Monday, March 22, 2010

First Day Back


Today went fine. I was a bit discombobulated, but so were several of my students (who seemed grateful that I understood), so I had company. I wore one of my Hawai'ian shirts and several pieces of Hawai'ian jewelry, including a lucky turtle pendant, to cheer myself up.

Gary always makes a snack for my graduate seminar. I can't go three-plus hours without eating, so I don't ask my students to, either. Instead, I bring in something for all of us to share. It makes the class more informal -- although this one would be anyway, with only five students! -- and everyone seems to enjoy the food.

Today Gary made potato salad. One student, who's already asked for several of his recipes, said after tasting it, "Your husband's a genius." Yes, he is! Meanwhile, my longtime friend Sharon's also in the seminar, and she showed up with Hawai'ian style potato chips so I wouldn't be too homesick. It was potatoes all the way down!

After dinner I knit a bit for the first time in days, and then practiced the fiddle, which I didn't do enough of in Hawai'i and also hadn't done yesterday. I practiced for an hour as penance. Charlene has me doing what she calls "target practice," where you hold the fiddle in place with your head, drop your left hand, and then bring your hand up, plunk your third finger down on the A string (or whatever), and try to produce the right note, in tune. She points out that if one is, for instance, playing a solo on stage -- as if I ever will! -- one has to be able to hit the right note the first time without feeling around for it.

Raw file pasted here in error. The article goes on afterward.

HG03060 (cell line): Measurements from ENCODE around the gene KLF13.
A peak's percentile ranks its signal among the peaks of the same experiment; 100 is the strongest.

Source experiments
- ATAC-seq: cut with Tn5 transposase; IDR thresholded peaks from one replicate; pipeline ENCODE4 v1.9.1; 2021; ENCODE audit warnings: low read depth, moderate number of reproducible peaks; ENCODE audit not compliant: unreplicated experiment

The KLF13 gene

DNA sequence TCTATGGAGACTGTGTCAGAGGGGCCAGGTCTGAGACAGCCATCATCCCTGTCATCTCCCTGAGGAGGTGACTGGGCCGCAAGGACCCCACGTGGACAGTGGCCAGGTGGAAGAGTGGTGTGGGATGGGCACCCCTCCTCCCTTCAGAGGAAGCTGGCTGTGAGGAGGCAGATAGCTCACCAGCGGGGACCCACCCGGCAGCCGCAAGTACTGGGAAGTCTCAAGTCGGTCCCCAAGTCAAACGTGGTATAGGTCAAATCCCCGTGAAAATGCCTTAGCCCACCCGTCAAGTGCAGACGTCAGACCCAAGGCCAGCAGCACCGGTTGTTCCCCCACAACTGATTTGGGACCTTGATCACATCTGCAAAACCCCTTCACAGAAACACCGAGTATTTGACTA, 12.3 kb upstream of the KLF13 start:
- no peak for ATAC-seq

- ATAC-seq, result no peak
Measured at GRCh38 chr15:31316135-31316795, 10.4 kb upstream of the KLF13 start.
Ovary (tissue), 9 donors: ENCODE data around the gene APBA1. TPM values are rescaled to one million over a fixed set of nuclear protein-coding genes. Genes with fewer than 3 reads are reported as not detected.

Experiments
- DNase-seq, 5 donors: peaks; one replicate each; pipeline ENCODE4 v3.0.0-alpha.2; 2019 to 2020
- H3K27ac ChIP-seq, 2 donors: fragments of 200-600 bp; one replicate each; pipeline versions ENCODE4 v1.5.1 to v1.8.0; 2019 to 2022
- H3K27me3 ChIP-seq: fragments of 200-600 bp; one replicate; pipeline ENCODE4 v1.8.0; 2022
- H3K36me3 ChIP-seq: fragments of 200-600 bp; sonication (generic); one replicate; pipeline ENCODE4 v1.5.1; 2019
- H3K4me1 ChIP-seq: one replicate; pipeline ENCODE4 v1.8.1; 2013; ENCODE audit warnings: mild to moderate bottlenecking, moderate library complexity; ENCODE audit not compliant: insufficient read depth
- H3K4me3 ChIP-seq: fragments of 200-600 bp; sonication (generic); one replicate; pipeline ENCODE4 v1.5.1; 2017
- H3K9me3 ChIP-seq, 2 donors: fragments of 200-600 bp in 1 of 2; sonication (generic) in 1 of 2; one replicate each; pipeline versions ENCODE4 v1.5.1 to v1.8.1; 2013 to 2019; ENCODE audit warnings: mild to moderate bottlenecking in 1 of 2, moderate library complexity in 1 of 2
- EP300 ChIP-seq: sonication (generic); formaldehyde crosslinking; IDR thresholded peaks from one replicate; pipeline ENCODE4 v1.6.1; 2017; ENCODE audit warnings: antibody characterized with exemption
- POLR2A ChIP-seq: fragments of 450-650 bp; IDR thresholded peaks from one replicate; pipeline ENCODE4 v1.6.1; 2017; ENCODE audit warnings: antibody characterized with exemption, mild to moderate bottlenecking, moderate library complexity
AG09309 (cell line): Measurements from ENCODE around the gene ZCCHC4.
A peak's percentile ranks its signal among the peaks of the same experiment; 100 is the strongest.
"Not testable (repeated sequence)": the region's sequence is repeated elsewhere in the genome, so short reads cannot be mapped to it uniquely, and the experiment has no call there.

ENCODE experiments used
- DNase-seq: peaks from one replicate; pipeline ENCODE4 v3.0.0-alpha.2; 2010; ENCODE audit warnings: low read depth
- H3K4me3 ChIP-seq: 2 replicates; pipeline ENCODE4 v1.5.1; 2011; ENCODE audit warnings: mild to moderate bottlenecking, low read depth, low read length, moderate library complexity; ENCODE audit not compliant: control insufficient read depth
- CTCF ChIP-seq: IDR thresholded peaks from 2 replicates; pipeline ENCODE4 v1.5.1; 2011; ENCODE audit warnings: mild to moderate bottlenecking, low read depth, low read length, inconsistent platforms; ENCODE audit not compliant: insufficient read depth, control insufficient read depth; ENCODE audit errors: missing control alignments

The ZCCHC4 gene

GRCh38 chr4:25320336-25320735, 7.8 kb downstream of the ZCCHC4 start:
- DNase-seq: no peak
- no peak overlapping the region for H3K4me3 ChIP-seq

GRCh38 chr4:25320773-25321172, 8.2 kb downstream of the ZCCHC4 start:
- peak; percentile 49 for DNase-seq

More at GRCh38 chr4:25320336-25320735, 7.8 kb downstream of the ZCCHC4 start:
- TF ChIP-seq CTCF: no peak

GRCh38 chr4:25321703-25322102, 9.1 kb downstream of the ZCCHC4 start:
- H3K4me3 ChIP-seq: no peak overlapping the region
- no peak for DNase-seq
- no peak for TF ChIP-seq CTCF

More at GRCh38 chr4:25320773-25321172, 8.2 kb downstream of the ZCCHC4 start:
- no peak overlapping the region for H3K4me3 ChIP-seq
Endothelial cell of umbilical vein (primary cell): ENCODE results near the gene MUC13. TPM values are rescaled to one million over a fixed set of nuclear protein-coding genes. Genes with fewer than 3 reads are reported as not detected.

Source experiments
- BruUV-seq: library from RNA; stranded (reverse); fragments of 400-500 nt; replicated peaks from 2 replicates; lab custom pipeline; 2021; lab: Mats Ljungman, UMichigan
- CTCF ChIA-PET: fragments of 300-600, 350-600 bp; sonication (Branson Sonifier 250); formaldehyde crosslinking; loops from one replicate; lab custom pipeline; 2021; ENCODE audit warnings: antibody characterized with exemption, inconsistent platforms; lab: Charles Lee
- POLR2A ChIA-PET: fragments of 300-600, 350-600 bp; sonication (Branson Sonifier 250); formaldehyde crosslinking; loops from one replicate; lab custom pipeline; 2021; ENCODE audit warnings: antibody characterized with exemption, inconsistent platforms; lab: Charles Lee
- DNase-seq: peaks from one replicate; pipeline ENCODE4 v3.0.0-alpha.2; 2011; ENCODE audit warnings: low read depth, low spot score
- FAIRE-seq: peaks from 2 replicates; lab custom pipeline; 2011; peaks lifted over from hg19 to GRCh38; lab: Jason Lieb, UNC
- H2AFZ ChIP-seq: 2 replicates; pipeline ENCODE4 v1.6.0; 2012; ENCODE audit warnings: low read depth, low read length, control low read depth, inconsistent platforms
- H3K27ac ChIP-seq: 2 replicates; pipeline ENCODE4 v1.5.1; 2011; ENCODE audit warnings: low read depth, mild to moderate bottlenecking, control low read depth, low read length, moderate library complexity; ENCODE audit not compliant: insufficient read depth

This is damnably difficult. First of all, getting the note exactly in tune, rather than a hair or more sharp or flat, requires all kinds of minute adjustments. (And I'd never be able to tell if I were in the right place without my electronic tuner.) The goal is to be able to bring your hand up from the dropped position and play the correct note ten times in a row. So far, the best I've been able to manage is three, and I have eight more notes to go after I nail this one!

Approached this way, playing the violin well seems well-nigh impossible. I don't know how anyone ever gets exactly the right position.

After that frustrating exercise, I got back to the book for the first time since January. Yay! Gary points out that I have to finish the book and get the second half of the advance for us to have any hope of getting back to Hawai'i next year, and that's a major inducement. I only wrote a page, but I enjoyed it and learned some new stuff about two of my characters, so I feel much encouraged.

2 comments:

  1. Yay for the book. I can't wait to read it!

    I know that feeling, being an adult learning to play an instrument. You wonder if it's just too late. Then I remind myself that I do enjoy what I'm able to learn and to just be happy with that.

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  2. Thanks again, Stacey! Yes, I wonder now how I'd have done as a child learning the violin. But I think I have more patience now, and that's a plus.

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